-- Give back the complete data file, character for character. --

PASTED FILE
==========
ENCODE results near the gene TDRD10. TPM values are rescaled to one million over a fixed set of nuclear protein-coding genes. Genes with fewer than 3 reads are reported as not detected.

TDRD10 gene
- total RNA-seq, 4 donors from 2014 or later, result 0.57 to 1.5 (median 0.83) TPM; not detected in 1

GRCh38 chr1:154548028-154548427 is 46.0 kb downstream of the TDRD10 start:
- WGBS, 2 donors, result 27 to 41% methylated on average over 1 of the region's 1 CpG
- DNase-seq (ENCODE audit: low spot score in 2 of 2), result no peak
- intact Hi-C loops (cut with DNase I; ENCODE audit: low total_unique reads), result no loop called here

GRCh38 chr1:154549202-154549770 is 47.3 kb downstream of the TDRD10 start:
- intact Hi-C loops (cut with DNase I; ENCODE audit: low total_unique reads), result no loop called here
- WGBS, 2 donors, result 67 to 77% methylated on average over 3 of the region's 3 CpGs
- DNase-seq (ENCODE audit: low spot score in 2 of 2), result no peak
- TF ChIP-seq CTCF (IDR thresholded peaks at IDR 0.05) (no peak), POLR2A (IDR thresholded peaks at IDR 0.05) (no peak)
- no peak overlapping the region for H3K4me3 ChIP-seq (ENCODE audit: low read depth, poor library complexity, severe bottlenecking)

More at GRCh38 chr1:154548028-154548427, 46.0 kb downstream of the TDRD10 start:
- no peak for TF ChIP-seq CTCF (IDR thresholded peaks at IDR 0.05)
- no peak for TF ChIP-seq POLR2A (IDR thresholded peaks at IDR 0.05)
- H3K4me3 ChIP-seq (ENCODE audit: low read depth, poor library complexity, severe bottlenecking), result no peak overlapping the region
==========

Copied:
ENCODE results near the gene TDRD10. TPM values are rescaled to one million over a fixed set of nuclear protein-coding genes. Genes with fewer than 3 reads are reported as not detected.

TDRD10 gene
- total RNA-seq, 4 donors from 2014 or later, result 0.57 to 1.5 (median 0.83) TPM; not detected in 1

GRCh38 chr1:154548028-154548427 is 46.0 kb downstream of the TDRD10 start:
- WGBS, 2 donors, result 27 to 41% methylated on average over 1 of the region's 1 CpG
- DNase-seq (ENCODE audit: low spot score in 2 of 2), result no peak
- intact Hi-C loops (cut with DNase I; ENCODE audit: low total_unique reads), result no loop called here

GRCh38 chr1:154549202-154549770 is 47.3 kb downstream of the TDRD10 start:
- intact Hi-C loops (cut with DNase I; ENCODE audit: low total_unique reads), result no loop called here
- WGBS, 2 donors, result 67 to 77% methylated on average over 3 of the region's 3 CpGs
- DNase-seq (ENCODE audit: low spot score in 2 of 2), result no peak
- TF ChIP-seq CTCF (IDR thresholded peaks at IDR 0.05) (no peak), POLR2A (IDR thresholded peaks at IDR 0.05) (no peak)
- no peak overlapping the region for H3K4me3 ChIP-seq (ENCODE audit: low read depth, poor library complexity, severe bottlenecking)

More at GRCh38 chr1:154548028-154548427, 46.0 kb downstream of the TDRD10 start:
- no peak for TF ChIP-seq CTCF (IDR thresholded peaks at IDR 0.05)
- no peak for TF ChIP-seq POLR2A (IDR thresholded peaks at IDR 0.05)
- H3K4me3 ChIP-seq (ENCODE audit: low read depth, poor library complexity, severe bottlenecking), result no peak overlapping the region